While putting a new spin on Ablyazov’s claim that he was forced to use off­shore secre­cy, this argu­ment belies both the case in point and the time­line of events. Firstly, the judge­ment of con­tempt of court relat­ed to “lies” told by Ablyazov in a “sham” designed to deceive the court into believ­ing that he was not the sole ben­e­fi­cial own­er of real estate in the UK, accord­ing to Justice Teare. Secondly, while it is true that Ablyazov did receive a so-called Osman warn­ing from the Metropolitan Police noti­fy­ing him of an assas­si­na­tion and kid­nap­ping threat, this was served on January 29, 2011. Over a year would pass before he fled the country.

Today, from his vil­la in France, Ablyazov con­tin­ues to bemoan his “per­se­cu­tion” through NGOs such as the Open Dialog Foundation, whose activ­i­ties, a report from a con­fer­ence held in the European Parliament in November 2017 found, are fund­ed by com­pa­nies “flagged and sanc­tioned by the West.” The real losers in this case, how­ev­er, are those hard­est hit by Ablyazov’s activ­i­ties: Kazakh pen­sion­ers who saw their retire­ment funds dis­ap­pear and some 30,000 home­buy­ers in Almaty who invest­ed in prop­er­ties which were nev­er built. In these opaque cas­es, BTA Bank says, $1.4 bil­lion has been recov­ered to date. Current esti­mates as to the total amount embez­zled by Mukhtar Ablyazov stand at in excess of $10 billion.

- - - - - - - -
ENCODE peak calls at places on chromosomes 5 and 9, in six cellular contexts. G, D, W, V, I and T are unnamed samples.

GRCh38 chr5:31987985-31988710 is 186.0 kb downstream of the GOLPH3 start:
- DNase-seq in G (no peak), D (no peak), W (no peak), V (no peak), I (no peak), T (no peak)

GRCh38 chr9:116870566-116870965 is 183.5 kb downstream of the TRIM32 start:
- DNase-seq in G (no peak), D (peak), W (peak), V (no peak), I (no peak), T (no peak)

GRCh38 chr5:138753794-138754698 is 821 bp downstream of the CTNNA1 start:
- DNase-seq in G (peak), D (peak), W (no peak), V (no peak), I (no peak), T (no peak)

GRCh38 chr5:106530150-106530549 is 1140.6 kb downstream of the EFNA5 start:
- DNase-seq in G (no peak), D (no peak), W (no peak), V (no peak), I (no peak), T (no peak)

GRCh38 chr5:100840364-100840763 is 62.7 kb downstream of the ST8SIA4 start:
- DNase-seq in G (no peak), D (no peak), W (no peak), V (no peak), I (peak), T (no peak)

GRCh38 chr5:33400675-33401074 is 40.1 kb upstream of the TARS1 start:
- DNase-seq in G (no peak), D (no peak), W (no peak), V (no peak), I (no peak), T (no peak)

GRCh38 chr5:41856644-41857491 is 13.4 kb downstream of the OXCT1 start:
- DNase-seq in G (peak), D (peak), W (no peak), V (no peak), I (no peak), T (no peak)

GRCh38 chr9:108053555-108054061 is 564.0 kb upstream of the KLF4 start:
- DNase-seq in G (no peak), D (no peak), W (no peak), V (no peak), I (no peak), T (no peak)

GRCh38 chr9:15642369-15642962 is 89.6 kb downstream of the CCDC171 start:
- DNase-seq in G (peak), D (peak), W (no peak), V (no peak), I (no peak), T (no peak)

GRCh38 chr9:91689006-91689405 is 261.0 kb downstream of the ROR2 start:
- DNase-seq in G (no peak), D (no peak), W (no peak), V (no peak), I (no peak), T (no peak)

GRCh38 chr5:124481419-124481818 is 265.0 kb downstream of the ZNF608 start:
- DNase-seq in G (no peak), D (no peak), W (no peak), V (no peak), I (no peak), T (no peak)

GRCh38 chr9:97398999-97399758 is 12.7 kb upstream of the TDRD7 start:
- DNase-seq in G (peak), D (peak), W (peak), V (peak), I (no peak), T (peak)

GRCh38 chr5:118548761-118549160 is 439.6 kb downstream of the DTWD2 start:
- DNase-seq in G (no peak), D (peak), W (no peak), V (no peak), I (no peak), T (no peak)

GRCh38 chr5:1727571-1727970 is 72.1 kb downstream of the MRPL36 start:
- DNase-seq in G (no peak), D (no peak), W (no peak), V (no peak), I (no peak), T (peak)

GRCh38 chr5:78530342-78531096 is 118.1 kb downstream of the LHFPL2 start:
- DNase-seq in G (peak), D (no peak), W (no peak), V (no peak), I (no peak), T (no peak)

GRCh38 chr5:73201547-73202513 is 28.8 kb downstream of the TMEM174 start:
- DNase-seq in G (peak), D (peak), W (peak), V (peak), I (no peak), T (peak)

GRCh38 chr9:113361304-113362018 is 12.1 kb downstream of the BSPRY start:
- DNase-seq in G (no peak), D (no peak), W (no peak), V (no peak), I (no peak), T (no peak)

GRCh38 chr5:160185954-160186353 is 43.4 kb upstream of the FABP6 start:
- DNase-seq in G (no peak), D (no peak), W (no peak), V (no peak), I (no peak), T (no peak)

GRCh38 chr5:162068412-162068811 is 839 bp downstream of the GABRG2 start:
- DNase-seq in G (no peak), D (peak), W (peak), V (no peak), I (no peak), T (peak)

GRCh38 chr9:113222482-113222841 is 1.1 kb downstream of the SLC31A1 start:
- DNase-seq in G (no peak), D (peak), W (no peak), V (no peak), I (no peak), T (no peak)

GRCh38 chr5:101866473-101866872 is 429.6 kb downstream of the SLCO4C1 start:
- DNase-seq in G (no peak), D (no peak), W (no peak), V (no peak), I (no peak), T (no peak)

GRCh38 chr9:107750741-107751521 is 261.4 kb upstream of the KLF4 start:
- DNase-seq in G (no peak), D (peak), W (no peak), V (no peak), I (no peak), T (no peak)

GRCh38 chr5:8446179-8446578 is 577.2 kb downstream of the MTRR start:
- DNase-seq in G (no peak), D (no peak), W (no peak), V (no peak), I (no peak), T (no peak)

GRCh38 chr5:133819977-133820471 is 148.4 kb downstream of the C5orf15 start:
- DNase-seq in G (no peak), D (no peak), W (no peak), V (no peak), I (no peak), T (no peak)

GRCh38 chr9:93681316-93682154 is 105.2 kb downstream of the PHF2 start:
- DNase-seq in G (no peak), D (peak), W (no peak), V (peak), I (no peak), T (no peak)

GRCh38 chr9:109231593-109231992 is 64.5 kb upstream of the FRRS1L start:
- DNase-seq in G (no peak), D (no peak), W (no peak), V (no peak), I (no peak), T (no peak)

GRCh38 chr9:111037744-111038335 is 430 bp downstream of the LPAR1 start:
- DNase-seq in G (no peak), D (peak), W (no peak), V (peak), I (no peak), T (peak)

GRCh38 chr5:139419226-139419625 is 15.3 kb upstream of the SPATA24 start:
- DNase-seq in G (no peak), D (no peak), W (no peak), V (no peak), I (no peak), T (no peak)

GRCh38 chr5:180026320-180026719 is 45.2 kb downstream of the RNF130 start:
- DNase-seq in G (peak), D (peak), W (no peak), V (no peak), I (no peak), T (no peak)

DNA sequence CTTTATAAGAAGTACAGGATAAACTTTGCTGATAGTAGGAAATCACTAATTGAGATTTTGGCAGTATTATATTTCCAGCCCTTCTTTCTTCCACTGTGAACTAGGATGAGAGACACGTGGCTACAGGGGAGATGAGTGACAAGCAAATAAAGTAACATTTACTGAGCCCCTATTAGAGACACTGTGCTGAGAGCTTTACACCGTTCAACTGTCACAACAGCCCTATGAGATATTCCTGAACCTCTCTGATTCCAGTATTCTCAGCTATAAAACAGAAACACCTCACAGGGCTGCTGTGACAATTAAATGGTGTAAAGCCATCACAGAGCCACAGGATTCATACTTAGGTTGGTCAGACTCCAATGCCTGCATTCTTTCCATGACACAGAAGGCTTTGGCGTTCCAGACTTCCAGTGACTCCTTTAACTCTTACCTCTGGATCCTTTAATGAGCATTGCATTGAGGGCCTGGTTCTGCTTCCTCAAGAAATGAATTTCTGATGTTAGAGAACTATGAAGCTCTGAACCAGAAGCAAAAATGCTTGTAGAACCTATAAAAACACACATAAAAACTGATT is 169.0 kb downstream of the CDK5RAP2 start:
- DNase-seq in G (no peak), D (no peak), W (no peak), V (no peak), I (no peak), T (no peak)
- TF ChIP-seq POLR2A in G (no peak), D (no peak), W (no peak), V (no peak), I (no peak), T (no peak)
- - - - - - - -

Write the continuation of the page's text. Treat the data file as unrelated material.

Stephen M. Bland is a free­lance jour­nal­ist and author spe­cial­iz­ing on Central Asia and the Caucasus.

The Ablyazov Affair: ‘Fraud on an Epic Scale’